Published On: Mon, Apr 15th, 2013

“Sweeney Todd” An Admirable Production of a Difficult Show

By Skip Sheffield

“Sweeney Todd” is a show to be admired, if not embraced with love. The challenging Stephen Sondheim musical in its entirety is on the boards just through Sunday, April 21 at West Boca High School Performing Arts Theatre.

It is hard to love a character who vengefully slits the throats of people who have

done him wrong- and sometimes does the same to complete strangers.

Director-choreographer Patrick Fitzwater has chosen to present an unabridged version of Sondheim’s 1979 musical. While this is admirable, it means this production of “Sweeney” is longer than most of us have seen. Fitzwater even warned us it is two hours, 35 minutes, with one 15-minute intermission.

Starring as the “Demon Barber of Fleet Street” is Slow Burn Theatre’s co-founder Matthew Korinko.

Korinko has a strong, pleasant baritone voice befitting his character, and he even went to the effort of growing real muttonchop sideburns to look like a 19th century London swashbuckler.

Korinko also accentuates the underlying heartbreak of his character, who has just emerged from prison and assumed a new name. Sweeney is no random crazy guy. He mourns the death of his wife and the absence of his beloved daughter Joanna (Kaela Antolino) whom he hasn’t seen in 15 years.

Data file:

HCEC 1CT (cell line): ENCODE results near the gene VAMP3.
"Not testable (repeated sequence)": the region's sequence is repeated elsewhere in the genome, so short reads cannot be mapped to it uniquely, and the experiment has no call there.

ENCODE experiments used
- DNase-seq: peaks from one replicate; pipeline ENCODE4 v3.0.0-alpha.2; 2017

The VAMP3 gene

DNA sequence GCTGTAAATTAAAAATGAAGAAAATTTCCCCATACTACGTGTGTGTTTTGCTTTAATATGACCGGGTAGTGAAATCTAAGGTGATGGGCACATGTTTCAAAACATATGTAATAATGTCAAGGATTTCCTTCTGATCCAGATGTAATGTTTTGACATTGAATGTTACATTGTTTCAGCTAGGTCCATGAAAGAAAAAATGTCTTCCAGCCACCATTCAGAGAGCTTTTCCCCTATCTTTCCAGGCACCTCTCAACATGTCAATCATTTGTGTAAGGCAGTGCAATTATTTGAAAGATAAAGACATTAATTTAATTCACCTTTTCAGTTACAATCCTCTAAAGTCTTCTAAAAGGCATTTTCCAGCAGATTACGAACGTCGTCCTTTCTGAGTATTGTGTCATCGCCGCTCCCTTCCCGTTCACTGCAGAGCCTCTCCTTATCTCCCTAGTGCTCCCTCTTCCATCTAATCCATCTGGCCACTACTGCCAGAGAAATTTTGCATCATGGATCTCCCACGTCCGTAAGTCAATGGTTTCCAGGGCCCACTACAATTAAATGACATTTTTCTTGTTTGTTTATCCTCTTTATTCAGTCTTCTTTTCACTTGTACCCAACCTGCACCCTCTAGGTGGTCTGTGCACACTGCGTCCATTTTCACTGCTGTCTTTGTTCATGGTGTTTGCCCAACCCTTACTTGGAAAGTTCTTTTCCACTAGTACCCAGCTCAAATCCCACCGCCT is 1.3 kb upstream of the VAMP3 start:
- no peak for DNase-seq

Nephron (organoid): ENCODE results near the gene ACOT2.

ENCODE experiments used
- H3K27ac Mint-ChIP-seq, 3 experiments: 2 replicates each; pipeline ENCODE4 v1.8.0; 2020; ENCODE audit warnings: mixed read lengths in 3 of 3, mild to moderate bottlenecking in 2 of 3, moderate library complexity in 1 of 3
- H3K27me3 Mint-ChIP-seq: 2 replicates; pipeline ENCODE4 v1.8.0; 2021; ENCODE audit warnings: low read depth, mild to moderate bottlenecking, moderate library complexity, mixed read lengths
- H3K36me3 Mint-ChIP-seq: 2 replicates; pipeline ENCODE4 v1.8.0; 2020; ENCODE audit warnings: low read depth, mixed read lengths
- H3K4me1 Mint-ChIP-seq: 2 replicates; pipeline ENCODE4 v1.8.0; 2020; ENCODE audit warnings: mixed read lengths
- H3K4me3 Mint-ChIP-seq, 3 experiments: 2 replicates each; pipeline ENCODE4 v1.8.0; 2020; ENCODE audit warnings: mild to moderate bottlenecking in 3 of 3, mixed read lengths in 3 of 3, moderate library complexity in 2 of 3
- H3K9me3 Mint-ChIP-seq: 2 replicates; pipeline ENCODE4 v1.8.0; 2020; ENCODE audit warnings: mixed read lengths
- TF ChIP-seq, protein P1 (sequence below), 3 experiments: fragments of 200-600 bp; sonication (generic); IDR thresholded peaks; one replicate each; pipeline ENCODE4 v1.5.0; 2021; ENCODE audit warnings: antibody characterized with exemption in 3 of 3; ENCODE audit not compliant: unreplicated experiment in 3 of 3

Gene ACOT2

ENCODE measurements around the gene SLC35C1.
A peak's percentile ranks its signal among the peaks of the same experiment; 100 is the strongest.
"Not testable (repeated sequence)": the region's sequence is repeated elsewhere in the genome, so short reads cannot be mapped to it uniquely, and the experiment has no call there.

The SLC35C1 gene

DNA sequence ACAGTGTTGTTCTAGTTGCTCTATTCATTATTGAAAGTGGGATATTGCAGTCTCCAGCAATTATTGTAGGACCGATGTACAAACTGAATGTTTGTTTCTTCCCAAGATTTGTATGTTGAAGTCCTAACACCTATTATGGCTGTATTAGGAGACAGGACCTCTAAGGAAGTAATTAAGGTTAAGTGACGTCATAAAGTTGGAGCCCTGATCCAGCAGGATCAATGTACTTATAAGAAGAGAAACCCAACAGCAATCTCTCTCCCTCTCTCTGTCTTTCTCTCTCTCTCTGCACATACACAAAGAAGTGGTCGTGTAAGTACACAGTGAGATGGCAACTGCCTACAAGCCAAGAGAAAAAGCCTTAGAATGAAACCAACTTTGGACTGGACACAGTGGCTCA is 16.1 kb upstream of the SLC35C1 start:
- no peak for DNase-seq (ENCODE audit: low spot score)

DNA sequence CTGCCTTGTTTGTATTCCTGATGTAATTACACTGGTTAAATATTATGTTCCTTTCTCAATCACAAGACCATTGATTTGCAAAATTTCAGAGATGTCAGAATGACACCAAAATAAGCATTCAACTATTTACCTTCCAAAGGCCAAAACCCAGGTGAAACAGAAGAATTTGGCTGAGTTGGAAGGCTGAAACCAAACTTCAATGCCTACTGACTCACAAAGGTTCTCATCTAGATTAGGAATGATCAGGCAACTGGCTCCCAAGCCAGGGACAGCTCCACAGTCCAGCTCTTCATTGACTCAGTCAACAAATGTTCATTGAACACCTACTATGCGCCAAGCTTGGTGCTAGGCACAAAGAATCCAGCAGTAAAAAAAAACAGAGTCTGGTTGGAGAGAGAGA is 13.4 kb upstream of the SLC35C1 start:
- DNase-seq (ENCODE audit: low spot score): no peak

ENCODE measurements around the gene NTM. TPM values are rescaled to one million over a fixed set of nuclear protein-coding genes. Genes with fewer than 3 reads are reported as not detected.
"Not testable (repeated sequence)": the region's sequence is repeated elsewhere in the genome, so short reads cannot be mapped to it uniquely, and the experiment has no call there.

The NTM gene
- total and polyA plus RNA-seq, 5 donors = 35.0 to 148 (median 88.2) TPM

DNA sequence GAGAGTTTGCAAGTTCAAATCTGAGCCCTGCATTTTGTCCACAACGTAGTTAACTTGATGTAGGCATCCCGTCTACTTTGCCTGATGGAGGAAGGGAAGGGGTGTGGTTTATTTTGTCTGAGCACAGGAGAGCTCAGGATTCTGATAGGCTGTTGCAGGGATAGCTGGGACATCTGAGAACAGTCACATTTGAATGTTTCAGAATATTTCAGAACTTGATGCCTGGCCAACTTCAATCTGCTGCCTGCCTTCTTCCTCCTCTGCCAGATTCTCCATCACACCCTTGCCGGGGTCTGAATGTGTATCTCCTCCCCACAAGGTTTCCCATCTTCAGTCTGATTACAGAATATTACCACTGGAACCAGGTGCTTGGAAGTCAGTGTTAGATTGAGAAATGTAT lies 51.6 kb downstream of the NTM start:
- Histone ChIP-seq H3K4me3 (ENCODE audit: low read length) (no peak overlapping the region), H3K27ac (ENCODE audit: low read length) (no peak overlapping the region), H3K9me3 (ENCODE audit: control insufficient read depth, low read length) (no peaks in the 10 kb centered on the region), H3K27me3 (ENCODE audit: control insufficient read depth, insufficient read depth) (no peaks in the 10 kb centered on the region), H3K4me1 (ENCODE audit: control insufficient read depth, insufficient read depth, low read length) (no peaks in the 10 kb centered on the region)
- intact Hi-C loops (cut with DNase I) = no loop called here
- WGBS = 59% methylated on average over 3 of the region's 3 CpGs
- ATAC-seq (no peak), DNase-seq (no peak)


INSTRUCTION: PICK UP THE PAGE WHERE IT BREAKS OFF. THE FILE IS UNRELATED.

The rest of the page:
By stroke of fate Sweeney meets Mrs. Lovett (Karen Chandler) maker of “The Worst Pies in London,” one of the score’s funniest songs.

Mrs. Lovett is a widow who has designs upon handsome Sweeney. She allows him to set up his new barbershop in a spare room. To drum up business, Sweeney challenges the vain, foppish Pirelli (Rick Pena) to a duel of skills. In that time barbers not only shaved and cut hair, but pulled teeth.

The talented Pena is also the company’s costume designer. He has made some minor miracles in his time with Slow Burn and this show is now exception.

Little Bruno Vida plays the orphan boy Tobias, who befriends Sweeney and Mrs. Lovett. His high tenor voice is one of the loveliest in the cast. Also in fine voice is Christian Vandepas, who plays Johanna’s callow boyfriend, Anthony.

Shawn Wayne King makes a properly dastardly villain, Judge Turpin, who eyes his ward Johanna with bad intent. When she rebus him it will get worse for the innocent lass, making the viewer sympathize with Sweeney all the more.

A special note to Ann Marie Olson for her mysterious beggar woman for both her singing and acting.

The opera-like musical score and tongue-twisting lyrics are devilishly complex, but this cast of non-union and professional actors execute it well with the help of musical director Manny Schvartzman and a small but precise combo, which includes a churchy organ.

This is not “Some Enchanted Evening” in the romantic sense, but it is funny, lively entertainment with a nod to history. Thankfully Fitzwater has not elected to go all gory with fake blood as I’ve seen in some other productions. The story is nasty enough in pantomime without special effects pantomime.

Tickets are $35 adults, $30 seniors and $20 students. Call 866-811-4111 or go to

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